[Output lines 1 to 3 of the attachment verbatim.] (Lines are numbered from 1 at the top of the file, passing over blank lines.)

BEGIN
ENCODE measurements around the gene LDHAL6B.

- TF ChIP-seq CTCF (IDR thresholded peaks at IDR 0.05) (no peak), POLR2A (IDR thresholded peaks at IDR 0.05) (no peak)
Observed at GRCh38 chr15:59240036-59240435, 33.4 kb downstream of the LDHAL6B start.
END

ENCODE measurements around the gene LDHAL6B.

- TF ChIP-seq CTCF (IDR thresholded peaks at IDR 0.05) (no peak), POLR2A (IDR thresholded peaks at IDR 0.05) (no peak)
Observed at GRCh38 chr15:59240036-59240435, 33.4 kb downstream of the LDHAL6B start.